Lockdown football is the strangest of beasts.
One minute, you think: what would we have done without it? The next, you find yourself wondering: what can we do with it? All of it, all of the time, to paraphrase Mitchell and Webb.
More games stuffed into an already over-packed schedule, all of it televised, all of it soundtracked by a choice between horrendous virtual crowd noise or deathly silence occasionally interrupted by grumpy assistant coaches screaming profanities at under-performing full-backs.
It is recognisably football, and like we said, what would we have done without it? But as a television spectacle, it has been zombified, sucked of the life that makes it so special by forces outside our control.
There is a man who can help though. A man who can cut through the ceaseless inanity and repeated cliches from pundits, through the endless procession of perfunctory matches, whose artistry is still enough to make us forget for a second just what we’ve been missing.
His name is Kevin de Bruyne and he is on an inexorable solo mission to inject pure brilliance into our living rooms every Saturday. And Wednesday… and Sunday and Tuesday and Monday and Friday and Thursday and well, yeah; football never stops. Fortunately, neither does De Bruyne.
After a magnificent international break in which he skewered first Wales and then the Czech Republic with the pointy tip of his through-ball katana, he was back at it at club level this weekend for Manchester City, slicing open Leicester City with such brutal ease that soon we’ll have to say that hot knives go through butter like Kevin de Bruyne passes through defences, rather than the other way around.
Even more impressive than De Bruyne’s magnificence in itself is the relentlessness of it, especially in the circumstances. Footballers can be forgiven for looking a bit jaded at the minute, sapped of energy by the incessant demands made of them as our sole source of live entertainment – performing lockdown monkeys in their diamante-encrusted, gold-leafed, Louis Vuitton cages.
But not De Bruyne. His desire for perfection never ends. And in the dying stages of the Leicester game on Sunday, he was there, still displaying it for our delectation.
Seventy-eight minutes gone, City 2-0 up, the game all but won with Leicester having been passed and tactical fouled and counter-pressed into submission.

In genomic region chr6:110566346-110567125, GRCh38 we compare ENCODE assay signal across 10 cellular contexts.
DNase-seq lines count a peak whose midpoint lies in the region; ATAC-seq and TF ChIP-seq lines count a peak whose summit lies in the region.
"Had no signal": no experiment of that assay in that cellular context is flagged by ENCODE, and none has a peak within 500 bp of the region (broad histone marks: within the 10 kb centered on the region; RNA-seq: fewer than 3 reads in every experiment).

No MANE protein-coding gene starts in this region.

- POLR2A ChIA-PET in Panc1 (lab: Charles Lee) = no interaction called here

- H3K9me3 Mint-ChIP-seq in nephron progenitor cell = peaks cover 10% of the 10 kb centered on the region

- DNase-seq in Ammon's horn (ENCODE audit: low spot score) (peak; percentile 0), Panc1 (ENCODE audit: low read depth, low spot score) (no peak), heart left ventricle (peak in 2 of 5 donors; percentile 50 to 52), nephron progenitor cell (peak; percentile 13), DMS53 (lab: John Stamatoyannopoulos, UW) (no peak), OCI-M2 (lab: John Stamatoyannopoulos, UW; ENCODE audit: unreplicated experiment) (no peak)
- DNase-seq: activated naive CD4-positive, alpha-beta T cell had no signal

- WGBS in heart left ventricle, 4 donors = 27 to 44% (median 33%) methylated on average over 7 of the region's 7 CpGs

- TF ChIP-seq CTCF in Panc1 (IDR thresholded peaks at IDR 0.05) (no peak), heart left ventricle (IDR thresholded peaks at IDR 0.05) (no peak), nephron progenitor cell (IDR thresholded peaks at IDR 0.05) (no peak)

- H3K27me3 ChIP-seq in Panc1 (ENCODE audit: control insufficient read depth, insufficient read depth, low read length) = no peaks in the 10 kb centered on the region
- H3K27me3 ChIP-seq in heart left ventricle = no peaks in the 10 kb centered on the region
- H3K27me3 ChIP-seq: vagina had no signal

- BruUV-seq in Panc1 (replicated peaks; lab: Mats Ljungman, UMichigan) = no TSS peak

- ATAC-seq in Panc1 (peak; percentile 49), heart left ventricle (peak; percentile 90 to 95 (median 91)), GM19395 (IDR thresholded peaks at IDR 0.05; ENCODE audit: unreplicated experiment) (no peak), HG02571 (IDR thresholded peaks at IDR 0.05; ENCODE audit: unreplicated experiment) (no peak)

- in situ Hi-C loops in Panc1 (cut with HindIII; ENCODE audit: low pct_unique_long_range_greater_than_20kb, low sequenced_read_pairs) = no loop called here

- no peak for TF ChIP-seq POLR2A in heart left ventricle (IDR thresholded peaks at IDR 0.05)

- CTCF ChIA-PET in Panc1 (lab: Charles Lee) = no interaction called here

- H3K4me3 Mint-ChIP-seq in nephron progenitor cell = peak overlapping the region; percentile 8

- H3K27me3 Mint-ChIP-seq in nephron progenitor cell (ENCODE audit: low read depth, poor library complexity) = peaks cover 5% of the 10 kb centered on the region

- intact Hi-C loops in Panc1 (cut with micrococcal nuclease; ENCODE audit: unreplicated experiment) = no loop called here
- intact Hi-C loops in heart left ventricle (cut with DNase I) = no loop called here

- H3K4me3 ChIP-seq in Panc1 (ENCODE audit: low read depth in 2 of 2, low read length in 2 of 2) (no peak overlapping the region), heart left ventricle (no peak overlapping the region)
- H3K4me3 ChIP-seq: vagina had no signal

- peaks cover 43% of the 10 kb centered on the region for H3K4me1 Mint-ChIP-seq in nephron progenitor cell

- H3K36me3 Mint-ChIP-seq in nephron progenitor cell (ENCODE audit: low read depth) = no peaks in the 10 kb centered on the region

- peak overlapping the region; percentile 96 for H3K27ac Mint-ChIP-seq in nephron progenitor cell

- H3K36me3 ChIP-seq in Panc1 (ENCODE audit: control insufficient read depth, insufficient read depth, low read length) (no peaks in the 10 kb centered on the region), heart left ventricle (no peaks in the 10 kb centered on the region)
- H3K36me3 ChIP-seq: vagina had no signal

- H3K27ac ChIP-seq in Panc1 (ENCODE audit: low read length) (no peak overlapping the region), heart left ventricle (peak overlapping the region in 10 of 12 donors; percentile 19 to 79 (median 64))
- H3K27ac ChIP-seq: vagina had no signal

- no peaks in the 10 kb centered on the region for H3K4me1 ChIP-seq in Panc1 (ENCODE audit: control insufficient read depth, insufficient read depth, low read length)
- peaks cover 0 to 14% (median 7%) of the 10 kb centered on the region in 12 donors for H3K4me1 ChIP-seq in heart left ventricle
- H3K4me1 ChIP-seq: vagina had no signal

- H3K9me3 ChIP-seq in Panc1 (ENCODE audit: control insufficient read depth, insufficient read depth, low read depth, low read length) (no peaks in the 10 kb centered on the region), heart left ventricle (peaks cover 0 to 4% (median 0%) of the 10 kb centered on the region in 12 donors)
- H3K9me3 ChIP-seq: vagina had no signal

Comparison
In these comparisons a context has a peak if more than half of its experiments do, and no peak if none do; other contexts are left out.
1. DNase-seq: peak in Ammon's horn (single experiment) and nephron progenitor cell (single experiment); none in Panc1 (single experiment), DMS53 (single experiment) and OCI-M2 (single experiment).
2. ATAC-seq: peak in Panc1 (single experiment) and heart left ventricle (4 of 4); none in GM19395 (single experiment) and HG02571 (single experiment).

And there was De Bruyne, backing up Gabriel Jesus as he hounded a bereft-looking Jonny Evans on the edge of the Leicester area. Jesus won the ball, played in his Belgian team-mate and what followed was a two-second masterclass in simplistic perfection.
De Bruyne was already on the half-turn as the ball came to him, he glanced over his right shoulder, saw Riyad Mahrez making the diagonal dart into the penalty area and stopped.
Well, not so much stopped as paused. He had to. If De Bruyne had played the pass first time, Evans would have had a chance to recover. As it was, the ball left his right big toe not a split second too soon and not a split second too late.
Mahrez was still onside, the ball was played with such delicately precise weight that he didn’t have to break stride, and he shot… wide.
It didn’t matter. The game was already won. Yet that De Bruyne still had the composure and wherewithal to play such a beautifully timed pass so late in the game was indicative.
His whole performance – bar a theatrical moment as Daniel Amartey gave him a clip round the ear in the first half – had been immaculate.
This pass by @DeBruyneKev 👌🏼 https://t.co/fVQsmhE8t6
— The Manchester is BLUE show (@manchesterisB) April 4, 2021
The City No.17’s most significant contribution had come four minutes before setting up that Mahrez chance when he played another contender for the pass of the season competition that only he, it seems, is allowed to enter.
The ball was a true defence splitter, leaving Evans and Wesley Fofana sat on their backsides as they attempted to get a toe on it to stop it.
But he had exerted a truly incredible level of control on proceedings from the very start.
After the game, he suggested that such was the brilliance of City that at times “it was [only] one team playing”. We would suggest that such is the brilliance of De Bruyne, it can appear that only one man is playing.
At a time when we can all be forgiven for thinking football is in danger of going stale, we have Kevin de Bruyne’s artistry to thank for ensuring the game can still stir our souls.